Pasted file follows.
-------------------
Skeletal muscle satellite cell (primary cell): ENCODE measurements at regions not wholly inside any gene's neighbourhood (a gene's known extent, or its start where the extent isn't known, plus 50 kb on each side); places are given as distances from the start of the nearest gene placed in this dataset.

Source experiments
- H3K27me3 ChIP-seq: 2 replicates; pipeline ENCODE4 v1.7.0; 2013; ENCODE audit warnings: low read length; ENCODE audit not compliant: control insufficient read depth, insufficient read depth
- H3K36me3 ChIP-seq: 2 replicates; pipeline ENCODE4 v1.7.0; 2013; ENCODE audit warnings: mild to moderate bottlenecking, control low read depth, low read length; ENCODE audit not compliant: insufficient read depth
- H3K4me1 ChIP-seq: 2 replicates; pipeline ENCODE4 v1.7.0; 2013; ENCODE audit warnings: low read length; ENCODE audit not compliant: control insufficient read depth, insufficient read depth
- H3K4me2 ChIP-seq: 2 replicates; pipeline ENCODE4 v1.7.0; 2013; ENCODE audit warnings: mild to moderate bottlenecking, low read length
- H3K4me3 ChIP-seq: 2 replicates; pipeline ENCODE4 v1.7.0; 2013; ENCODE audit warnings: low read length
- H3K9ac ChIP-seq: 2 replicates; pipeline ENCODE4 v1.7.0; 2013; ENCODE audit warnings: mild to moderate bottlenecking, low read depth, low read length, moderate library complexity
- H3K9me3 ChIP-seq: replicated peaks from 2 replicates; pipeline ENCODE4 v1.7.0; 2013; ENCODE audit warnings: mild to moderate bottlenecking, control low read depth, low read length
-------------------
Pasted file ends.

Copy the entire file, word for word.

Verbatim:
Skeletal muscle satellite cell (primary cell): ENCODE measurements at regions not wholly inside any gene's neighbourhood (a gene's known extent, or its start where the extent isn't known, plus 50 kb on each side); places are given as distances from the start of the nearest gene placed in this dataset.

Source experiments
- H3K27me3 ChIP-seq: 2 replicates; pipeline ENCODE4 v1.7.0; 2013; ENCODE audit warnings: low read length; ENCODE audit not compliant: control insufficient read depth, insufficient read depth
- H3K36me3 ChIP-seq: 2 replicates; pipeline ENCODE4 v1.7.0; 2013; ENCODE audit warnings: mild to moderate bottlenecking, control low read depth, low read length; ENCODE audit not compliant: insufficient read depth
- H3K4me1 ChIP-seq: 2 replicates; pipeline ENCODE4 v1.7.0; 2013; ENCODE audit warnings: low read length; ENCODE audit not compliant: control insufficient read depth, insufficient read depth
- H3K4me2 ChIP-seq: 2 replicates; pipeline ENCODE4 v1.7.0; 2013; ENCODE audit warnings: mild to moderate bottlenecking, low read length
- H3K4me3 ChIP-seq: 2 replicates; pipeline ENCODE4 v1.7.0; 2013; ENCODE audit warnings: low read length
- H3K9ac ChIP-seq: 2 replicates; pipeline ENCODE4 v1.7.0; 2013; ENCODE audit warnings: mild to moderate bottlenecking, low read depth, low read length, moderate library complexity
- H3K9me3 ChIP-seq: replicated peaks from 2 replicates; pipeline ENCODE4 v1.7.0; 2013; ENCODE audit warnings: mild to moderate bottlenecking, control low read depth, low read length